Naturgy Energy a Spanish-based energy company has entered the U.S. renewable market with 25 projects that could enter into operations as soon as 2026. Naturgy enters the U.S. with the acquisition of U.S.-based solar and storage developer Hamel Renewables.
The acquisition will give Naturgy the operations of an 8GW solar portfolio and 4,6 GW of energy storage located across nine states of the U.S. From all of the projects, at least 25, with a 3,2GW of solar and 2GW of storage capacity could enter into operations in 2026, the company said in a statement.
Out of this transaction, Naturgy will invest up to $1,800 millions over the next five years to operate 1,6 GW of solar capacity by 2025. According to the company’s statement, it will also develop a pipeline to connect 8GW of solar potency by 2030.
Acquisition of Hamel Renewables also comes with a five-year development agreement with the company Candela Renewables; the agreement will allow the development of further solar and wind projects exclusively for Naturgy.
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Acquisition comes with an agreement between Naturgy Energy and Candela Renewables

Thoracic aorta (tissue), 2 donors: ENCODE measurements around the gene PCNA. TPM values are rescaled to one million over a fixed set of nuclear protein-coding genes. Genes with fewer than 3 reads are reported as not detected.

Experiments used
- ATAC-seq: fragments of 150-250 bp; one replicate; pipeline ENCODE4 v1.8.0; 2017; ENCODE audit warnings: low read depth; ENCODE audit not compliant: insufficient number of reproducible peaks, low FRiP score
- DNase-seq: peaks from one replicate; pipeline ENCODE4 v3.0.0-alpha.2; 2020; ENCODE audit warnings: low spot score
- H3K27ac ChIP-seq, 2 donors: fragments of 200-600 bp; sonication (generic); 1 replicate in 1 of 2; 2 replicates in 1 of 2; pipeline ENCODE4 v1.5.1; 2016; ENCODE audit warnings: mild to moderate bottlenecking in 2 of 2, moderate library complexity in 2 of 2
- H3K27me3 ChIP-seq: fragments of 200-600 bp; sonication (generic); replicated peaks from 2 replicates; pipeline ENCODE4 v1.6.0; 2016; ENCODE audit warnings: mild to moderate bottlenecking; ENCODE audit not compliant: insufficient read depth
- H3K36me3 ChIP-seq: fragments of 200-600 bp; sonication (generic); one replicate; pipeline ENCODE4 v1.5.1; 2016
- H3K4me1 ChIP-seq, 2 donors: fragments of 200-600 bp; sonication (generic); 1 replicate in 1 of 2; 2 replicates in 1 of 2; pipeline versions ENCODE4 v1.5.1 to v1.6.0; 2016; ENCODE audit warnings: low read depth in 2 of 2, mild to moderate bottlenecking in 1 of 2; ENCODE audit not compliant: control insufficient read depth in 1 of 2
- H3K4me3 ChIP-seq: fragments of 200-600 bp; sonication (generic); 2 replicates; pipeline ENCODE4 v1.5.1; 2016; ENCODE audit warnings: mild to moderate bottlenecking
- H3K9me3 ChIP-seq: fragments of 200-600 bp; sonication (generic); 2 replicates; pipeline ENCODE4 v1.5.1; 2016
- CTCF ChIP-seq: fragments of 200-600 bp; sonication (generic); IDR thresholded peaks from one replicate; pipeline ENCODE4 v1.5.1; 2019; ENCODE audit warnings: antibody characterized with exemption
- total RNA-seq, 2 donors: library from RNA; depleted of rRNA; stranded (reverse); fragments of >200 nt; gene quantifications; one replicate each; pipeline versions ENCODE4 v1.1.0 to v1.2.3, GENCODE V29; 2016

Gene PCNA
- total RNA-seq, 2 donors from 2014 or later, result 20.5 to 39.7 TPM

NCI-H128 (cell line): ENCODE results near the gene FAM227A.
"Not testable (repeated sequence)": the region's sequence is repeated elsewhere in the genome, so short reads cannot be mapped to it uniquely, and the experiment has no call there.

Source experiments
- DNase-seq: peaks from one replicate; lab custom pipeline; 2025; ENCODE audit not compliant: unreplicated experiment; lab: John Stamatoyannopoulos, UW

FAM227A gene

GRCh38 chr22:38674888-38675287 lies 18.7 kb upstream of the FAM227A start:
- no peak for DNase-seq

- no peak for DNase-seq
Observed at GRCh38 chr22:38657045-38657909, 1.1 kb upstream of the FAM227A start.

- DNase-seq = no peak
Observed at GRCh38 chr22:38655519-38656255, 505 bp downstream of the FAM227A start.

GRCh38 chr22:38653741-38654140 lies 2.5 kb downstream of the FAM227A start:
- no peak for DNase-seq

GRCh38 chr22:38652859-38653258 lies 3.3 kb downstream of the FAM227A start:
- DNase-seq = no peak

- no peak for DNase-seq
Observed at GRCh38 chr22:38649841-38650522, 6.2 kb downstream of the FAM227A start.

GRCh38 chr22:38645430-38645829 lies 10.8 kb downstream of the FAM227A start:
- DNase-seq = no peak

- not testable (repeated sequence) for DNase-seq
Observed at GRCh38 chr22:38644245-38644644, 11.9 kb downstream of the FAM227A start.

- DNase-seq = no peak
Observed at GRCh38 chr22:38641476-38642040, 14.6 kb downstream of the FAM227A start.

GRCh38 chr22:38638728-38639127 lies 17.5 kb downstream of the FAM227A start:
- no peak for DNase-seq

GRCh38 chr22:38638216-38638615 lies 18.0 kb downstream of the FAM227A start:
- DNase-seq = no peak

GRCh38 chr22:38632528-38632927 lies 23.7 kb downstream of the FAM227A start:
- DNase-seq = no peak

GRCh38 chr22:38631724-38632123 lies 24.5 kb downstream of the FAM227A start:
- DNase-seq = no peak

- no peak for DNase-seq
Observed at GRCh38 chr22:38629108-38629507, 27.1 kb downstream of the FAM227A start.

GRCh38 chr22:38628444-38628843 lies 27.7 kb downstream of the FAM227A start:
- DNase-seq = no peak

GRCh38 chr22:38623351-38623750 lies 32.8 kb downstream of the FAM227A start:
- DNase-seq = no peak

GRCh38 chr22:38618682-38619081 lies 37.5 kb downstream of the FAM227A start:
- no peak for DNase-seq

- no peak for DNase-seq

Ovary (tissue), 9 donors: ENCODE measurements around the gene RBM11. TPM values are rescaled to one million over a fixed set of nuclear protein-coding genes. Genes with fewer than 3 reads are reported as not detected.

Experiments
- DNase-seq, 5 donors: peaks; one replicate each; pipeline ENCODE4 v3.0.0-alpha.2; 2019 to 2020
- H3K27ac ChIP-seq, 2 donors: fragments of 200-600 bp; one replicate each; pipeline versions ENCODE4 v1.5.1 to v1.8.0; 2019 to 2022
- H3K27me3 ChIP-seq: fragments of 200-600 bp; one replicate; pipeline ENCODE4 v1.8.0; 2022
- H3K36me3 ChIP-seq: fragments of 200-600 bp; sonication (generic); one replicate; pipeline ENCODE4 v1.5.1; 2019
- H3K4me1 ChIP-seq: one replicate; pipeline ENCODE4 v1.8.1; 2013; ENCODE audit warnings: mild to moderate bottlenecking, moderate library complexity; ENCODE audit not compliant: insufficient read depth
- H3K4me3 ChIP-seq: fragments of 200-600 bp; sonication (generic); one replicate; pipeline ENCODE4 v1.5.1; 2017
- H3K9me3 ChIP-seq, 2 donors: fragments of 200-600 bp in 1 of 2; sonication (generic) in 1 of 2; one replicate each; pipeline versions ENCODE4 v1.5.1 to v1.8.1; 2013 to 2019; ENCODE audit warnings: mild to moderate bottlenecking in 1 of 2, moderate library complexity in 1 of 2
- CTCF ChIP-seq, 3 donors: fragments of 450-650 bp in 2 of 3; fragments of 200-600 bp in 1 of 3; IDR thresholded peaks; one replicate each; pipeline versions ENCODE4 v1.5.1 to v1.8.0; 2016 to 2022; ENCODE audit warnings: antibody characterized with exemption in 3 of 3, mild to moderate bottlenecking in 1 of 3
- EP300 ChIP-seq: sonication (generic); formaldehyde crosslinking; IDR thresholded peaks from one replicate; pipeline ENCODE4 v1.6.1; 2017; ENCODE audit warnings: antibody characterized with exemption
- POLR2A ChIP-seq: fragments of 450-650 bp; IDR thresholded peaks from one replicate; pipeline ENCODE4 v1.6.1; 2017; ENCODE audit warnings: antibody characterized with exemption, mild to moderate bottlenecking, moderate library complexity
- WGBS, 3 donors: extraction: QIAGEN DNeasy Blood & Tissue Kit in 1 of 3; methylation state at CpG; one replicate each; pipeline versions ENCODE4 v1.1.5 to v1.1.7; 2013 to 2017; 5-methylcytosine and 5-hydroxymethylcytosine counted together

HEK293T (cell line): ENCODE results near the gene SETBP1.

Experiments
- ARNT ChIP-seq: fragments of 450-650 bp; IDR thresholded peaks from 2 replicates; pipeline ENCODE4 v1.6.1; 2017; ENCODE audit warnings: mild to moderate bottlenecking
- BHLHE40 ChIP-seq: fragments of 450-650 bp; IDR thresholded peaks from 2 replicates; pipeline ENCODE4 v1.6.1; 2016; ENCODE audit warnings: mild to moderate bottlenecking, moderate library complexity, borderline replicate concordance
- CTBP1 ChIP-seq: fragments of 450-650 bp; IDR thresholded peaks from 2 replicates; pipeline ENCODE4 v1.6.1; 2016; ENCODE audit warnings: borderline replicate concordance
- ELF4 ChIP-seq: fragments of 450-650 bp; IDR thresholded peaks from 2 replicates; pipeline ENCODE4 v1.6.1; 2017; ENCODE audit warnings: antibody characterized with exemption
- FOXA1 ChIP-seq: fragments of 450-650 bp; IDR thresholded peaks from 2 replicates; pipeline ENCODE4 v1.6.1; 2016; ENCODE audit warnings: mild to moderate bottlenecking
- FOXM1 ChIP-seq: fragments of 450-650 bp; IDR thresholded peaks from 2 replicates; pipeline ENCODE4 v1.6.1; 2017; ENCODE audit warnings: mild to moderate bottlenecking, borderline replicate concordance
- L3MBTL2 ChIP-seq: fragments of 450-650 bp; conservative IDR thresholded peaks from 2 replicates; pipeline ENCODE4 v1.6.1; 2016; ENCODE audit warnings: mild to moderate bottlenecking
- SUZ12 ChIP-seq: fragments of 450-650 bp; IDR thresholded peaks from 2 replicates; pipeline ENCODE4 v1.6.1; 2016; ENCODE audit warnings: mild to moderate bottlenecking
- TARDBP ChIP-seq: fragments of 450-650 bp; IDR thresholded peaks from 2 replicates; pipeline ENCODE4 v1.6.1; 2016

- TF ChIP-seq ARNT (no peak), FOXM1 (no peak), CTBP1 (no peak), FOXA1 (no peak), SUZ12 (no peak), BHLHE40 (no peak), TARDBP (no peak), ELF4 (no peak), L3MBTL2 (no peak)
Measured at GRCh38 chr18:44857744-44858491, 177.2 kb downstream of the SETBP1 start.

Candela Renewables is a company formed by former First Solar executives, and it has a solid history in the development of solar and storage assets across the U.S. It has more than 20 years of experience in the field.
“This transaction is a considerable step forward towards achieving our strategic objectives. In addition to this, we incorporate a portfolio of excellent projects in different stages of maturity, as well as a first-class team with a proven track record in the development of projects,” said Francisco Reynes, CEO of Naturgy in a statement.
The U.S. solar market will be strengthened by this acquisition, as solar becomes one of the strongest sources of power in the U.S. According to the U.S. Energy Information Administration, renewable energy, in particular, solar, will account for the largest capacity additions in the U.S. grid for 2021.
The new installed capacity of solar in U.S. soil will surpass the 12 GW increase. Most of these new additions will be concentrated in Texas, with a 28%; Nevada, 9%; California, 9%; North Carolina, 7%.